So you want to clean up your diet? Good for you. Except that now you have to pick a plan from the endless number of diet trends. Many diets claim to offer anti-inflammatory, benefits, burn fat, and give you energy, but which of the promises are true?
Here’s what to know about the most popular diet trends this year:
The Ketogenic Diet
The high-fat, low-carb keto diet is responsible for some impressive weight loss transformations, but is also notoriously difficult to follow.
The main premise is that by greatly lowering carb intake, you’ll force your body into a state of ketosis, which means it burns fat instead of carbohydrates for energy. Only about 10 percent of your daily calories will come from carbs, while roughly 80 percent comes from fat, like avocado, nuts, and oil. Obviously, this means bread is out, many starchy vegetables, oats, and fruit are also off limits. It’s so restrictive that many dietitians generally advise against following the plan and instead finding something that’s more sustainable long-term.
The Paleo Diet
This popular diet shares similarities to keto, but the “caveman diet” is actually different in many ways. Proponents of paleo say that eliminating gluten and consuming plenty of veggies can reduce inflammation in your body. Inflammation has linked to diseases like cancer, diabetes, and arthritis, and certain processed foods, like soda and refined carbohydrates, have been linked to an increase in inflammation.
Developed as an elimination diet to help people figure out how foods impact them physically and mentally, the main premise is to eat nothing but veggies, fruit, nuts and meat for 30 days. That means no quinoa, oats, yogurt, added sugar, like honey, or alcohol. At the end of the 30 days, advocates claim you’ll feel transformed. But is it doctor recommended?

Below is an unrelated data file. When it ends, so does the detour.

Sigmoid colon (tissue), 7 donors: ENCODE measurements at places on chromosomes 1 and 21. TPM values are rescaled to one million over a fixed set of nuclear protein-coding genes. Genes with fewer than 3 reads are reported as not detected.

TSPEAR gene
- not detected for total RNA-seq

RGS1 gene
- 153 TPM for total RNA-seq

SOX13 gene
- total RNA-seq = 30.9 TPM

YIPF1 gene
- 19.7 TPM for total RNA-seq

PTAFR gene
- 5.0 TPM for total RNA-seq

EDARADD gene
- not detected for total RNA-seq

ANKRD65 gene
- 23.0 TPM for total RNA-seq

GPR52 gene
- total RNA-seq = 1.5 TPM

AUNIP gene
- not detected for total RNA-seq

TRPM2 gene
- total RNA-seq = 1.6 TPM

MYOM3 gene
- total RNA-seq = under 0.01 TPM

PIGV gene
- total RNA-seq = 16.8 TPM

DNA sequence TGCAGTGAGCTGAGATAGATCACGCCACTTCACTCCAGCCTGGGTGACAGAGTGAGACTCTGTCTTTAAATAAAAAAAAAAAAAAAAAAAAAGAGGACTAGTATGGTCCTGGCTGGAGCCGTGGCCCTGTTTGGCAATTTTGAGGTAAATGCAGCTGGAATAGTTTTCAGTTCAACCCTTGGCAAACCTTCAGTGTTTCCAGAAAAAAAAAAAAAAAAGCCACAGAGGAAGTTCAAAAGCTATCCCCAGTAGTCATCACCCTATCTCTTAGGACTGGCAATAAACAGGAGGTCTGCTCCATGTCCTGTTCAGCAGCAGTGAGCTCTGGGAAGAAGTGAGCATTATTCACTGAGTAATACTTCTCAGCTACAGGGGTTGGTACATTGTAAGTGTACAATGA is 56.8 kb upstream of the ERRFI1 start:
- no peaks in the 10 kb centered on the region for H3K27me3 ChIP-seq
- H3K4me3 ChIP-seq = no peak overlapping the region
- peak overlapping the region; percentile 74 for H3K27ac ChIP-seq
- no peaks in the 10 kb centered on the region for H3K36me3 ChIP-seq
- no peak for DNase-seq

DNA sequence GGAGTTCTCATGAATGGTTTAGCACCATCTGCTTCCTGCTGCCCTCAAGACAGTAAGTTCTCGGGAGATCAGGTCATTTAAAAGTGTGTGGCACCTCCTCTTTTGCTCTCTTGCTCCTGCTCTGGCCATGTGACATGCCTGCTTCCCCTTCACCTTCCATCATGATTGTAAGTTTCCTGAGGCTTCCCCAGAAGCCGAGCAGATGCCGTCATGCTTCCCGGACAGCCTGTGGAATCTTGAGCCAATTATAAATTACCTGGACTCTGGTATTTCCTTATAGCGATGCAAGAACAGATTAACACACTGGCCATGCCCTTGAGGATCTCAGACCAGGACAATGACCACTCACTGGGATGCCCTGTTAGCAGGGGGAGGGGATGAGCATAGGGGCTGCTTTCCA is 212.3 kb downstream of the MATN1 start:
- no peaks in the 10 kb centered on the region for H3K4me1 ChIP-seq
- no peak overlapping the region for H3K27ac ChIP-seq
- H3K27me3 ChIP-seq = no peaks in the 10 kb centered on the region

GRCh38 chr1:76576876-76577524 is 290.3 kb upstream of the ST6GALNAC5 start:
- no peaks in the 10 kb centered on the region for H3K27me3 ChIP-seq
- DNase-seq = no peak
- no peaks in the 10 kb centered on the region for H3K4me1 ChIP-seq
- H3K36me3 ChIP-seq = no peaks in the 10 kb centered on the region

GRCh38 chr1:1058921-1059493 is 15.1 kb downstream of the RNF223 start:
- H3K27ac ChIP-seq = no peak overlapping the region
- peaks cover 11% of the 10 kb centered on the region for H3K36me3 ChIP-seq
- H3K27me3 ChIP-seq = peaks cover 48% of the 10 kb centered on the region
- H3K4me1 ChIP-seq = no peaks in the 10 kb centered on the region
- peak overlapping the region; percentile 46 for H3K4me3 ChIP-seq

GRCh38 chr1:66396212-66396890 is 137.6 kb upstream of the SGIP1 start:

This doctor-backed diet was developed to prevent and lower high blood pressure, hence its name: Dietary Approach to Stop Hypertension (DASH). The plan is heart healthy and may help you lose weight and lower heart disease, risk too. And the best thing about it is that there are no crazy rules, according to Jennifer Koslo, R.D.
“No food groups are eliminated,” she tells Men’s Health. “It’s just a very healthy diet overall.”
This diet gets a lot of hype, and some of he praise was called into question last June when the New England Journal of Medicine retracted a major 2013 study that claimed the Mediterranean diet reduced the risk of heart attack and stroke. That’s because the 2013 research did not meet the standards of a randomized, control trial, so there wasn’t enough evidence to support the study. However, that doesn’t mean this diet isn’t still worth following. Learn why it’s still one of the healthiest overall plans.
Of course, you have to figure out another hurdle after picking the best diet for you: cooking. Depending on your level of comfort in the kitchen that can add yet other frustration to those you’re already undergoing from all the changes these diets require.
Don’t sweat. We have your back. And your gut, and your biceps, and your general health and well-being too. We’ve done all the heavy lifting to decode the trendiest diets and figure out the health benefits.
By Melissa Matthews